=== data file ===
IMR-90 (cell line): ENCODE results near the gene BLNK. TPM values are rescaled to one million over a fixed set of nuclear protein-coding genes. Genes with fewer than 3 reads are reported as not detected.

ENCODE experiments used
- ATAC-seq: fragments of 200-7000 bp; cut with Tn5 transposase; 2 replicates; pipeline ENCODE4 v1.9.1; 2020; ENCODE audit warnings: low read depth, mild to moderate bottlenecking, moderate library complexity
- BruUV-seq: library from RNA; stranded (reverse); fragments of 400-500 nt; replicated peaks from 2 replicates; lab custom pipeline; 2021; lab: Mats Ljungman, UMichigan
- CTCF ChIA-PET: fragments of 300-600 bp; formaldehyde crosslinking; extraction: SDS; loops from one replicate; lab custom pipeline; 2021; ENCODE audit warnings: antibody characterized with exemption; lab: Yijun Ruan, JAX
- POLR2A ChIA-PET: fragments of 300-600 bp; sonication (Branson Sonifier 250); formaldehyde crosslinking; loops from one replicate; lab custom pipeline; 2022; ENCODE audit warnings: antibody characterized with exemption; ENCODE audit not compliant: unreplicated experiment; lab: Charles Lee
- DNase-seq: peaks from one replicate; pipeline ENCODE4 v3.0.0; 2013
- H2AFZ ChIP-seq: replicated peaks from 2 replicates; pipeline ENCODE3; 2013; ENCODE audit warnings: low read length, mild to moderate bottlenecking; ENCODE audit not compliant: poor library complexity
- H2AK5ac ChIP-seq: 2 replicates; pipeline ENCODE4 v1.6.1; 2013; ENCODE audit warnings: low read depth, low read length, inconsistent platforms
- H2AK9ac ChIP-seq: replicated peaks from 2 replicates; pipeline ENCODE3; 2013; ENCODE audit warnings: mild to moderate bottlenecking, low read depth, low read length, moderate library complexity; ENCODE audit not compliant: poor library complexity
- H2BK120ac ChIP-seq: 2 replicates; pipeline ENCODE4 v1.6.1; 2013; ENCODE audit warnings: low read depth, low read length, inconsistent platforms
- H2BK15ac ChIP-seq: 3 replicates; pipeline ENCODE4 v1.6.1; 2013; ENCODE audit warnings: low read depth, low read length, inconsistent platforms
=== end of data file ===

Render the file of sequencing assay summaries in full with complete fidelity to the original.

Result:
IMR-90 (cell line): ENCODE results near the gene BLNK. TPM values are rescaled to one million over a fixed set of nuclear protein-coding genes. Genes with fewer than 3 reads are reported as not detected.

ENCODE experiments used
- ATAC-seq: fragments of 200-7000 bp; cut with Tn5 transposase; 2 replicates; pipeline ENCODE4 v1.9.1; 2020; ENCODE audit warnings: low read depth, mild to moderate bottlenecking, moderate library complexity
- BruUV-seq: library from RNA; stranded (reverse); fragments of 400-500 nt; replicated peaks from 2 replicates; lab custom pipeline; 2021; lab: Mats Ljungman, UMichigan
- CTCF ChIA-PET: fragments of 300-600 bp; formaldehyde crosslinking; extraction: SDS; loops from one replicate; lab custom pipeline; 2021; ENCODE audit warnings: antibody characterized with exemption; lab: Yijun Ruan, JAX
- POLR2A ChIA-PET: fragments of 300-600 bp; sonication (Branson Sonifier 250); formaldehyde crosslinking; loops from one replicate; lab custom pipeline; 2022; ENCODE audit warnings: antibody characterized with exemption; ENCODE audit not compliant: unreplicated experiment; lab: Charles Lee
- DNase-seq: peaks from one replicate; pipeline ENCODE4 v3.0.0; 2013
- H2AFZ ChIP-seq: replicated peaks from 2 replicates; pipeline ENCODE3; 2013; ENCODE audit warnings: low read length, mild to moderate bottlenecking; ENCODE audit not compliant: poor library complexity
- H2AK5ac ChIP-seq: 2 replicates; pipeline ENCODE4 v1.6.1; 2013; ENCODE audit warnings: low read depth, low read length, inconsistent platforms
- H2AK9ac ChIP-seq: replicated peaks from 2 replicates; pipeline ENCODE3; 2013; ENCODE audit warnings: mild to moderate bottlenecking, low read depth, low read length, moderate library complexity; ENCODE audit not compliant: poor library complexity
- H2BK120ac ChIP-seq: 2 replicates; pipeline ENCODE4 v1.6.1; 2013; ENCODE audit warnings: low read depth, low read length, inconsistent platforms
- H2BK15ac ChIP-seq: 3 replicates; pipeline ENCODE4 v1.6.1; 2013; ENCODE audit warnings: low read depth, low read length, inconsistent platforms